CANBERRA (Reuters): The World Bank called for national governments to seek long-term debt curbs on Tuesday to solve the current sovereign debt crises in Europe and the United States, but said it was too early for special action by the Group of 20 nations.
World Bank President Robert Zoellick also said it was time to push a free trade agenda, warning against rising protectionism as nations seek to solve their debt crisis.
“This is really at a stage where you still have sovereign governments having to make decisions in Europe,” Zoellick told reporters in the Australian capital Canberra on Tuesday.
“It really is going to be the responsibility of each of those sovereign entities to make the calls on how they are going to face not only the short-term challenges, often assisted by their central banks, but also go to the medium and long term,” he said.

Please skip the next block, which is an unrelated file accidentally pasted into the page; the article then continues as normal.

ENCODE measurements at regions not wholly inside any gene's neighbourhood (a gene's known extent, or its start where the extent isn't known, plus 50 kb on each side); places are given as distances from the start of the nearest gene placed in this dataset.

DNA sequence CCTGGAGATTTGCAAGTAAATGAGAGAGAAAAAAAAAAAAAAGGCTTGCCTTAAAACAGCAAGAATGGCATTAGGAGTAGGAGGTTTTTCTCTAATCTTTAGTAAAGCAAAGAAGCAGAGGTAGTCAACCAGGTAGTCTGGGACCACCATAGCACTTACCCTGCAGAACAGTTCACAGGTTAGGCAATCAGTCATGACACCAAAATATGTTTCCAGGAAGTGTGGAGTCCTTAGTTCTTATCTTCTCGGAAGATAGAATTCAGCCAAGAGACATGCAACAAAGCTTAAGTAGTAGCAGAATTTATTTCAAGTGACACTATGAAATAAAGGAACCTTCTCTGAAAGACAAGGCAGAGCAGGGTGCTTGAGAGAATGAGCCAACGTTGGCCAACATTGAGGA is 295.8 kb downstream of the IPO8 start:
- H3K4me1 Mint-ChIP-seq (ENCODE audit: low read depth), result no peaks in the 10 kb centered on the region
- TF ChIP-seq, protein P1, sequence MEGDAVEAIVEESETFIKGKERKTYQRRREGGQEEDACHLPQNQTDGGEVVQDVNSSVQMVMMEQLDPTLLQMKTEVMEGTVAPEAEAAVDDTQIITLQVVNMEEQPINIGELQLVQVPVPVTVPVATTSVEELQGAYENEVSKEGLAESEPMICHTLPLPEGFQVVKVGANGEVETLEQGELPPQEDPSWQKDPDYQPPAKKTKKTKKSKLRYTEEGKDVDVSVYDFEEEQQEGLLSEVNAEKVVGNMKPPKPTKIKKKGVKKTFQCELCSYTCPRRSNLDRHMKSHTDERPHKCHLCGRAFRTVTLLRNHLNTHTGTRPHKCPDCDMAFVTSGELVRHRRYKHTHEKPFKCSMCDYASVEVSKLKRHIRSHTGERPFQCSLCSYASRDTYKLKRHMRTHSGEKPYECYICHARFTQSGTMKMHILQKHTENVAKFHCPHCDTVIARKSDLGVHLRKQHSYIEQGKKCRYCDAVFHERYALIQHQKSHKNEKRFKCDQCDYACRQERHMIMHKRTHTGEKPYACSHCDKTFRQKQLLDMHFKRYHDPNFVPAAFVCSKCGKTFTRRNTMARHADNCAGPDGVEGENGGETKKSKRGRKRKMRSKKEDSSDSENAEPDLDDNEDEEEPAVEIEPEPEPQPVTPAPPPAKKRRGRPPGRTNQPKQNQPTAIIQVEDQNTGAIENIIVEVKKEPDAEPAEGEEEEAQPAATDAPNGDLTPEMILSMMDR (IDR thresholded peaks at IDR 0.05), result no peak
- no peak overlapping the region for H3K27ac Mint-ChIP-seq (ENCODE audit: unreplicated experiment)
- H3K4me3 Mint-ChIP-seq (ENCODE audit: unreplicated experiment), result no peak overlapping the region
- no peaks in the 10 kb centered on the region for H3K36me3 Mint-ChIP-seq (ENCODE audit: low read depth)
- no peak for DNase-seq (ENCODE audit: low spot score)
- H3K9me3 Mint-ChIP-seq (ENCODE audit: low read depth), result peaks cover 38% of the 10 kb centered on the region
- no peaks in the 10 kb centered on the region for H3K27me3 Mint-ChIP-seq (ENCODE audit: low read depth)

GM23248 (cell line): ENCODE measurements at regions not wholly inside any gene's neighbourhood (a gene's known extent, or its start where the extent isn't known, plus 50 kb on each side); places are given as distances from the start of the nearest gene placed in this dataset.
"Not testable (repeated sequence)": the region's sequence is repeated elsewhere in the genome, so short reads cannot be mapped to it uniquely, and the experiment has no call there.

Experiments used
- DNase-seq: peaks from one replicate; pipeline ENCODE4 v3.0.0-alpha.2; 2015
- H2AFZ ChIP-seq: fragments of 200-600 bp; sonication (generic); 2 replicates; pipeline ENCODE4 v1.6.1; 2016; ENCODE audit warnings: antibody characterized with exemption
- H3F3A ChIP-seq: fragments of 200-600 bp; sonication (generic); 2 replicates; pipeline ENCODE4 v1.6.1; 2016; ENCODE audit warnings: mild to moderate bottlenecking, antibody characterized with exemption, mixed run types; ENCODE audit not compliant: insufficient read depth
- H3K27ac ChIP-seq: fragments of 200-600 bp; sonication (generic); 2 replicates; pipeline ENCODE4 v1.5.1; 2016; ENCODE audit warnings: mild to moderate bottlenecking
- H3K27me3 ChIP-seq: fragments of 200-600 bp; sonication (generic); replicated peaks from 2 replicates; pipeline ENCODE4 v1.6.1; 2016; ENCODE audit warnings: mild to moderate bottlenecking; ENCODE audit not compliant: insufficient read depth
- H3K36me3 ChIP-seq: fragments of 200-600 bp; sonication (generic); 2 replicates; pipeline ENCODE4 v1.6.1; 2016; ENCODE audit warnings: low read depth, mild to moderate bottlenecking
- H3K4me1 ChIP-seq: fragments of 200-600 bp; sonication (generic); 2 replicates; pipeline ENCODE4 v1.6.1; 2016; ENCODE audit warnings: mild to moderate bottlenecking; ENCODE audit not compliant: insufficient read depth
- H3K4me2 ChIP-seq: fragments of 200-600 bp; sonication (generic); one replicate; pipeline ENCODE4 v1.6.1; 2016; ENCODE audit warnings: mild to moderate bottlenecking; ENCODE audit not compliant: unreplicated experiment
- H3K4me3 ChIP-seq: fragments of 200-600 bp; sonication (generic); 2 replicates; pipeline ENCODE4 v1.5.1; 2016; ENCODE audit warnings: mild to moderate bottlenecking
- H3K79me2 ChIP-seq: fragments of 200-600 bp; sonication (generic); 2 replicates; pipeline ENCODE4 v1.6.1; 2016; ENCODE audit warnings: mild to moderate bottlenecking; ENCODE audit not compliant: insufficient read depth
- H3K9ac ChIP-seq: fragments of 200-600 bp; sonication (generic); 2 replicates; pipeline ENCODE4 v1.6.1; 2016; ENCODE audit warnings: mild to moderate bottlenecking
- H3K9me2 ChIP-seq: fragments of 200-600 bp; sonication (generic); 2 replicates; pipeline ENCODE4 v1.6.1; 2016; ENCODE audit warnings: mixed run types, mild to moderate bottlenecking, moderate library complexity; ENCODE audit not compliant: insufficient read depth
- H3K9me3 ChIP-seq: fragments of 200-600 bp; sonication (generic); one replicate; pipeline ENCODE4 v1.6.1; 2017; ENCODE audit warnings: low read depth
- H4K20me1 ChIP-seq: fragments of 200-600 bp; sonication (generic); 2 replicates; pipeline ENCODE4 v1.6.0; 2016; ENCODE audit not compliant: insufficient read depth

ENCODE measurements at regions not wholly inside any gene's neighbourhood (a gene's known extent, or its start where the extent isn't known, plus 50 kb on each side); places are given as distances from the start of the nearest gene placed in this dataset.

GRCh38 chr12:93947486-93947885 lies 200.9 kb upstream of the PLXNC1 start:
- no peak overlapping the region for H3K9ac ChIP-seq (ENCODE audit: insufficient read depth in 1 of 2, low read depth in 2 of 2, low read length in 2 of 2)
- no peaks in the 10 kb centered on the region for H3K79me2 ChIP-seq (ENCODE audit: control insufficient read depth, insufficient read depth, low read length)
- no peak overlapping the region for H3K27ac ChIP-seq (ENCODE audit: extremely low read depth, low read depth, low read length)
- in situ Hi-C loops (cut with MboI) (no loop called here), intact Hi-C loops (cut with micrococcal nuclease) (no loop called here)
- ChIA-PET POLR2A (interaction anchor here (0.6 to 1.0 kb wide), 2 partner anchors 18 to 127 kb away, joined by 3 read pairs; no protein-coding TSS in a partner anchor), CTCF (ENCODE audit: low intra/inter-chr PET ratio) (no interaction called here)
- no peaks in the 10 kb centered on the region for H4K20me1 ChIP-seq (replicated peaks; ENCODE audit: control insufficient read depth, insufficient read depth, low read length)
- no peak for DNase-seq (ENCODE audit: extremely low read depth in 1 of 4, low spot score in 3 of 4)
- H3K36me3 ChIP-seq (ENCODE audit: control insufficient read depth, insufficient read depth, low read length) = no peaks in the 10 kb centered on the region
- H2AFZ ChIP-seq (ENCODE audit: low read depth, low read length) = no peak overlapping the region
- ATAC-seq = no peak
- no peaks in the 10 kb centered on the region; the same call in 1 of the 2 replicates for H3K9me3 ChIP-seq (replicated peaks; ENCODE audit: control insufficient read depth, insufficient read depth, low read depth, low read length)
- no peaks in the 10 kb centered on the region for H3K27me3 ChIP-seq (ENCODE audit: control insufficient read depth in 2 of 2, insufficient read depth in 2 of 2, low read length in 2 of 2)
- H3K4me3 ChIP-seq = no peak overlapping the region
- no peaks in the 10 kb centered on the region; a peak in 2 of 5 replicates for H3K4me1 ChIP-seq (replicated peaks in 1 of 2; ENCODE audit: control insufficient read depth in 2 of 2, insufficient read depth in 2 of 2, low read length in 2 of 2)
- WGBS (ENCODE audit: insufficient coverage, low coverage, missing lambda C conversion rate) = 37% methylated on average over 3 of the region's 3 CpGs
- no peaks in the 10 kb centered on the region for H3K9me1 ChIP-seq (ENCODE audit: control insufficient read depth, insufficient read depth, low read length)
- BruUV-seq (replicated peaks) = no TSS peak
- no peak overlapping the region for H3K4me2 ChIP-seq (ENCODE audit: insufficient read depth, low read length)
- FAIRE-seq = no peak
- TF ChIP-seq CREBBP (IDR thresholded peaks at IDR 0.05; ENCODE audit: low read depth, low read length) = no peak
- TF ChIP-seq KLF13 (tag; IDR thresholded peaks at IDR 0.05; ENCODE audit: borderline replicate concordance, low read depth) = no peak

Euro zone policymakers have been battling to contain a debt crisis that threatens to enter a dangerous new phase by engulfing larger nations on the region’s periphery, with the European Central Bank stepping in last week to buy Italian and Spanish bonds in a bid to calm nervous markets.
But the idea of so-called “Eurobonds” or joint euro zone bonds has been fiercely opposed by Berlin, which is fearful such a step would push up German borrowing costs and reduce incentives for weaker euro zone members like Greece to reform their economies.
Zoellick’s comments came as finance ministers of five nations – Canada, Britain, South Africa, Singapore and Australia – wrote a joint article to urge global action to restore confidence and for governments to do more to restore finances.